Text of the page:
The process starts with seal extrusion.

The process starts with seal extrusion. 

Photo: Jason Blackman, Keith Manufacturing Co.

The Keith Walking Floor system is an unloading system. The hydraulically driven drive unit is installed in a trailer and attached to a series of floor slats that “walk” material out the rear of the trailer. Trailers unload horizontally without needing to raise the trailer and eliminating the need for a tipping platform.

Walking Floor systems unload nearly any bulk material, including waste, agricultural commodities, mulch, gravel, etc.

Since 1973, Keith Manufacturing Co. has produced the Walking Floor brand of moving floor unloading systems at its location in Madras, Ore. Systems are used in a wide  variety of industries throughout the world to handle bulk materials. Keith Manufacturing Co. encompasses five international locations and has a global network of trailer manufacturers and dealers to service its customers.

Vertical integration allows the company to maintain superior quality control measures and enables the company to manufacture a diverse product line. At the company’s Madras facility, employees design, machine, fabricate and assemble nearly 100% of the components used in Keith Walking Floor systems.

How the Walking Floor unloader is made is fascinating and provides insight into the quality and workmanship that goes into this system. Work Truck toured their facility to share just how these unique products are made.

Step 1: Seal Extrusion

The company has its own plastics department that features both extrusion and injection molding equipment to manufacturer both the seal between the system’s floor slats and the plastic bearings the floor slats glide over.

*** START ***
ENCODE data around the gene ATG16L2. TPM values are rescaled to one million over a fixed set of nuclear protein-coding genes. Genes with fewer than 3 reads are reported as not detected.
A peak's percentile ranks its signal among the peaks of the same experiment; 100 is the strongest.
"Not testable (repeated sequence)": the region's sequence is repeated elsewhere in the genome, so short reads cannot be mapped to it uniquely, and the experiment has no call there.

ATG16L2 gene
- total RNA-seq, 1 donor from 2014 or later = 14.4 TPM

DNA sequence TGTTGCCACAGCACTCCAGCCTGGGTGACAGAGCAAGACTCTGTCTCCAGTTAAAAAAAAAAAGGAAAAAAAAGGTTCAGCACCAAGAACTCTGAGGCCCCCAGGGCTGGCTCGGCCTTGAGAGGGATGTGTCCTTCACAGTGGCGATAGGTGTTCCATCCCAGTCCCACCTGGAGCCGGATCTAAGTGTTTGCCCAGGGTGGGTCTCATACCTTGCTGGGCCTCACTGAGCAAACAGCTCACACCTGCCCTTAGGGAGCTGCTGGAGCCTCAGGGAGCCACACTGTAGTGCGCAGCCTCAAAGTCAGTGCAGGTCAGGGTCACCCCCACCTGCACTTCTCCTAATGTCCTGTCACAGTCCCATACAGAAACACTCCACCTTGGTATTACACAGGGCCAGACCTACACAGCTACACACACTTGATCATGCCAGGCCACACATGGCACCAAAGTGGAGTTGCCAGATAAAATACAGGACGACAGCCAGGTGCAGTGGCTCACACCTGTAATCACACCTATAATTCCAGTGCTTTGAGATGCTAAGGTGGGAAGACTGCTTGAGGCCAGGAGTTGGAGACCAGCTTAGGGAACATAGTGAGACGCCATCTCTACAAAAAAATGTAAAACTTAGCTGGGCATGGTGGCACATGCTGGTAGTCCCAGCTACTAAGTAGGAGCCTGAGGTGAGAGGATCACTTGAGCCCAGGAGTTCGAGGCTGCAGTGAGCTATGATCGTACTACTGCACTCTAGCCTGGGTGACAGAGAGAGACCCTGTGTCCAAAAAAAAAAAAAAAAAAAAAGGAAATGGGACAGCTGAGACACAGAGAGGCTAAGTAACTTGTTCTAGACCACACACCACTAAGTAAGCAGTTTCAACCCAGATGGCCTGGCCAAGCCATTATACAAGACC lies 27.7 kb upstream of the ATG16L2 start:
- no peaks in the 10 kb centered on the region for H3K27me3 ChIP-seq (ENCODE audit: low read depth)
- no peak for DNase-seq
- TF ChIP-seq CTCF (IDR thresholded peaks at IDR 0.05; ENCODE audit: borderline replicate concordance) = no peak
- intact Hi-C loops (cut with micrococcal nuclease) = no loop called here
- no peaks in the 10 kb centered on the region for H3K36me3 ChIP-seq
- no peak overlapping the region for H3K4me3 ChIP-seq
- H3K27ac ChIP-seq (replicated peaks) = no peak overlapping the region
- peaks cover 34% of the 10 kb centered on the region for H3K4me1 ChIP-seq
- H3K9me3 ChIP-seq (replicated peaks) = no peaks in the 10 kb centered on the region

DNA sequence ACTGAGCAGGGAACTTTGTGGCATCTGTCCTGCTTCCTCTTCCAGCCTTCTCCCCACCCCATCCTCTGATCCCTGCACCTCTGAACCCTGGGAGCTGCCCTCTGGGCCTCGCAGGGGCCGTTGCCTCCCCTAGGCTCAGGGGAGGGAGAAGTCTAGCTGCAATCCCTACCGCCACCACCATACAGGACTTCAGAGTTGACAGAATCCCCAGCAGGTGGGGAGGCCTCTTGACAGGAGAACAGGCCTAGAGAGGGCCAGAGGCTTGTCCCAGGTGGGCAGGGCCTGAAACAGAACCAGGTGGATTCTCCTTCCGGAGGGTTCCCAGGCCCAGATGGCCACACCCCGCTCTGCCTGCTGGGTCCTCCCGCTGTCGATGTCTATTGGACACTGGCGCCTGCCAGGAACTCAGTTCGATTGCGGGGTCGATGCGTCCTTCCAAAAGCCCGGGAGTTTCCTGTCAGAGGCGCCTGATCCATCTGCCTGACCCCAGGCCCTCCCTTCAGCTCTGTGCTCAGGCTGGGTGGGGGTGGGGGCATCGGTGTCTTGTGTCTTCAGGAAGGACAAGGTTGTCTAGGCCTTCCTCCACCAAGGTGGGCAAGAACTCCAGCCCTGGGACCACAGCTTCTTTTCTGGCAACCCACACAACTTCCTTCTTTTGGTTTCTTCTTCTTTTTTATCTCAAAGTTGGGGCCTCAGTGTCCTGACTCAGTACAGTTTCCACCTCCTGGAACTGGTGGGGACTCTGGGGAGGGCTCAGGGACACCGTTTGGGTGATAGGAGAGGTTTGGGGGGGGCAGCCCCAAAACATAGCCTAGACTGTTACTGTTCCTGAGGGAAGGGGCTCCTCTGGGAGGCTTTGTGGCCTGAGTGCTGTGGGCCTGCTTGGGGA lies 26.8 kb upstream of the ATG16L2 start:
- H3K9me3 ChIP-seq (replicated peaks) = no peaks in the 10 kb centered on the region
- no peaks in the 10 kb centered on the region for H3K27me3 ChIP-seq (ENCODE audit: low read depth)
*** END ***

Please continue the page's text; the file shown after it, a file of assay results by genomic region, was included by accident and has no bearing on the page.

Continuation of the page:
Step 2: Flooring Department

Extruded aluminum floor slats come in a variety of profiles, depending on the type of material the customer is unloading. 

Step 3: Machining

The machining facility at Keith creates the hydraulic valve bodies that control the Walking Floor system.

Step 4: Switching Valve Body

Following machine production, each valve is assembled with hydraulic seals and fittings before being installed into the drive unit.

Welding of the units is done in-house.

Welding of the units is done in-house. 

Photo: Jason Blackman, Keith Manufacturing Co.

Step 5: Cross Drive Welding

The structural strength of the drive unit is important for unloading up to 50 tons of material in a trailer.

Step 6: Hydraulic Testing

Each drive and specific hydraulic components are assembled and tested prior to shipping.

Step 7: Finished Drives

Drive units and floor slats are shipped from Madras to locations around the world for installation into trailers.

Final, completed drives wait for shipment.

Final, completed drives wait for shipment.

Photo: Jason Blackman, Keith Manufacturing Co.

Step 8: Floor Slats & Trailer Unloading

The finished product installed in a trailer.

About the author
Lauren Fletcher

Lauren Fletcher

Executive Editor - Fleet, Trucking & Transportation

Lauren Fletcher is Executive Editor for the Fleet, Trucking & Transportation Group. She has covered the truck fleet industry since 2006. Her bright personality helps lead the team's content strategy and focuses on growth, education, and motivation.

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